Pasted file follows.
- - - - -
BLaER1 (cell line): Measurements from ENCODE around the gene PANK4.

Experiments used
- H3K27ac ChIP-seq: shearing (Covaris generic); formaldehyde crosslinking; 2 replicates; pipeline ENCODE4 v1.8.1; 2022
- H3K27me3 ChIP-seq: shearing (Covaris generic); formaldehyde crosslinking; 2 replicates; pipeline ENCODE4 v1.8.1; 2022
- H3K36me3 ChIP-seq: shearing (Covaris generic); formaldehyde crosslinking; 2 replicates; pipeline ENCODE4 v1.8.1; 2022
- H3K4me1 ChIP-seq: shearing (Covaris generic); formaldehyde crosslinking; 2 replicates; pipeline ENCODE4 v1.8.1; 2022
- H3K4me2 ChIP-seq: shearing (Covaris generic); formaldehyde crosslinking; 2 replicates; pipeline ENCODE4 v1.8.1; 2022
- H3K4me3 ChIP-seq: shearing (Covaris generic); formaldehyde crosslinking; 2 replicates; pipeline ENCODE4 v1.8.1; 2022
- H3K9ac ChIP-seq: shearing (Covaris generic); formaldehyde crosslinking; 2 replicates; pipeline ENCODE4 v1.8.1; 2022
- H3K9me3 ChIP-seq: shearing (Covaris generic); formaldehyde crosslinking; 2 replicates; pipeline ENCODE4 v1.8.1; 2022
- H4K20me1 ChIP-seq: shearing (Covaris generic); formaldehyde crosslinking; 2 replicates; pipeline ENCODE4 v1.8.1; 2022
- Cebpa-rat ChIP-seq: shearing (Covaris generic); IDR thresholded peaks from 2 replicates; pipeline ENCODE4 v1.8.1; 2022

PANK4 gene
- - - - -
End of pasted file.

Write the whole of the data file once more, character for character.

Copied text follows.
BLaER1 (cell line): Measurements from ENCODE around the gene PANK4.

Experiments used
- H3K27ac ChIP-seq: shearing (Covaris generic); formaldehyde crosslinking; 2 replicates; pipeline ENCODE4 v1.8.1; 2022
- H3K27me3 ChIP-seq: shearing (Covaris generic); formaldehyde crosslinking; 2 replicates; pipeline ENCODE4 v1.8.1; 2022
- H3K36me3 ChIP-seq: shearing (Covaris generic); formaldehyde crosslinking; 2 replicates; pipeline ENCODE4 v1.8.1; 2022
- H3K4me1 ChIP-seq: shearing (Covaris generic); formaldehyde crosslinking; 2 replicates; pipeline ENCODE4 v1.8.1; 2022
- H3K4me2 ChIP-seq: shearing (Covaris generic); formaldehyde crosslinking; 2 replicates; pipeline ENCODE4 v1.8.1; 2022
- H3K4me3 ChIP-seq: shearing (Covaris generic); formaldehyde crosslinking; 2 replicates; pipeline ENCODE4 v1.8.1; 2022
- H3K9ac ChIP-seq: shearing (Covaris generic); formaldehyde crosslinking; 2 replicates; pipeline ENCODE4 v1.8.1; 2022
- H3K9me3 ChIP-seq: shearing (Covaris generic); formaldehyde crosslinking; 2 replicates; pipeline ENCODE4 v1.8.1; 2022
- H4K20me1 ChIP-seq: shearing (Covaris generic); formaldehyde crosslinking; 2 replicates; pipeline ENCODE4 v1.8.1; 2022
- Cebpa-rat ChIP-seq: shearing (Covaris generic); IDR thresholded peaks from 2 replicates; pipeline ENCODE4 v1.8.1; 2022

PANK4 gene